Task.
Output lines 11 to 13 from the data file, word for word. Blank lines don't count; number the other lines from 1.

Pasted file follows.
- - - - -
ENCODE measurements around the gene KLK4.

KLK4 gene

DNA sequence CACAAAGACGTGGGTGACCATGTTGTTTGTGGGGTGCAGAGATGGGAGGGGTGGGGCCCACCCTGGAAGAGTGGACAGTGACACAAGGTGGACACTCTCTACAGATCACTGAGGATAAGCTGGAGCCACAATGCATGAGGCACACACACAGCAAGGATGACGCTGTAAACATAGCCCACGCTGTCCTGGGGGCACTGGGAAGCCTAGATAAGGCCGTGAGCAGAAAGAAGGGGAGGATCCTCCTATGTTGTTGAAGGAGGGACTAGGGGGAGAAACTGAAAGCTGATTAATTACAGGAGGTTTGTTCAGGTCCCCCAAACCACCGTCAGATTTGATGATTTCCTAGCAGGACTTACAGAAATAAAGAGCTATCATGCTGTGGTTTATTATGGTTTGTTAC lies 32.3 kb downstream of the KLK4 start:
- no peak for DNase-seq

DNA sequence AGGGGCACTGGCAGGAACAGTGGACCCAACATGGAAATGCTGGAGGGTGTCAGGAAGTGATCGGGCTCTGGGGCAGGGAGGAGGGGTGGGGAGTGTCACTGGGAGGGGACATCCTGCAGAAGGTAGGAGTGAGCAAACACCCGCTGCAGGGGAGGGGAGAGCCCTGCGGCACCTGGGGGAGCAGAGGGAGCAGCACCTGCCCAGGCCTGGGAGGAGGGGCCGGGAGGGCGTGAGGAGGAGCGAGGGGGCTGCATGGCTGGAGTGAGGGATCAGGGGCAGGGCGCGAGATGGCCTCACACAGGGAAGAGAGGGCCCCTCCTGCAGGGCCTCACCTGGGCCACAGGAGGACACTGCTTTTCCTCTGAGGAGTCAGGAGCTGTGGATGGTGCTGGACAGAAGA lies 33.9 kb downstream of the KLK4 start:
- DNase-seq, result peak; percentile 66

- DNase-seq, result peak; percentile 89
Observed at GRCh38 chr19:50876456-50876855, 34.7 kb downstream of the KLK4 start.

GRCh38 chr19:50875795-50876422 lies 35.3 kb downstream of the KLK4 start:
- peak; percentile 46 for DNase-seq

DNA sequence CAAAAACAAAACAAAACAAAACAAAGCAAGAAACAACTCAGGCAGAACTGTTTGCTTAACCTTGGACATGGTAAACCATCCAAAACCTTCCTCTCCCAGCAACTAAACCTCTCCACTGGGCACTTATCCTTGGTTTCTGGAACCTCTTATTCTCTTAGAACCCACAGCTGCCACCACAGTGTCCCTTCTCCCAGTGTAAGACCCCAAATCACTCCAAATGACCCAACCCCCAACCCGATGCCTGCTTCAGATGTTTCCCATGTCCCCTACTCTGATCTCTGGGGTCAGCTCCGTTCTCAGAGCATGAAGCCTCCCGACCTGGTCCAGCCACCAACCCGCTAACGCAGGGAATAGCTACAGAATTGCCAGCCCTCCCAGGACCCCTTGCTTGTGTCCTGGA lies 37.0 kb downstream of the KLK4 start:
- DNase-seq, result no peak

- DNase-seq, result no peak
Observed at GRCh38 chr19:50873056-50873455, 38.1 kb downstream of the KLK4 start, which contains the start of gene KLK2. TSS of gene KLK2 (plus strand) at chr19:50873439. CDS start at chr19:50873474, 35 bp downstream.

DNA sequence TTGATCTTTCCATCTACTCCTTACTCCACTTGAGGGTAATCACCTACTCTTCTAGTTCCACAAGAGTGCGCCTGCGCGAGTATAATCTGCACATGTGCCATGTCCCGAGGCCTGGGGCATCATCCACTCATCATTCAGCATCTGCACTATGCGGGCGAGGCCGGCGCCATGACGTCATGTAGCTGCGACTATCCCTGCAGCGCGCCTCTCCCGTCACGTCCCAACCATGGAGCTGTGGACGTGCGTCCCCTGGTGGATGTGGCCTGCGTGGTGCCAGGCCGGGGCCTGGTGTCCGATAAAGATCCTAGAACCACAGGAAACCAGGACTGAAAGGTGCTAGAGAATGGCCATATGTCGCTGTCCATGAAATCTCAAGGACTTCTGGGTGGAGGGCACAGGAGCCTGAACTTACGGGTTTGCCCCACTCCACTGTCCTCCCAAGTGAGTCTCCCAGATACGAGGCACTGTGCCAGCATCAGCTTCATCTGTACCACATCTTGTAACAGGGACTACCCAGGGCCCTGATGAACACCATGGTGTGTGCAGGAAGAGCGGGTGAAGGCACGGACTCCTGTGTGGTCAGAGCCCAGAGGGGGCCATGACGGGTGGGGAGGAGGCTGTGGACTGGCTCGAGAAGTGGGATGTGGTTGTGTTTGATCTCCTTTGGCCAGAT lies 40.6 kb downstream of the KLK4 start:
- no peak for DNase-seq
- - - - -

DNA sequence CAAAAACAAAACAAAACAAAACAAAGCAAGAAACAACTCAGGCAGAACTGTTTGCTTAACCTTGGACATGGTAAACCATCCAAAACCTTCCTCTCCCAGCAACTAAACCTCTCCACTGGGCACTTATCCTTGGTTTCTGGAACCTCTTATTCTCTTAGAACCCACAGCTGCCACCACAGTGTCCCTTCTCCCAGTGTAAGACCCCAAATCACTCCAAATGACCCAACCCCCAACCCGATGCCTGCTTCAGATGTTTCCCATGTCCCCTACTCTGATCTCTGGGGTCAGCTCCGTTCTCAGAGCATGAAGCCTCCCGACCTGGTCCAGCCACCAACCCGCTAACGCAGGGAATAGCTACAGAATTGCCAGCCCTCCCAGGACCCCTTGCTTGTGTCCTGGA lies 37.0 kb downstream of the KLK4 start:
- DNase-seq, result no peak

- DNase-seq, result no peak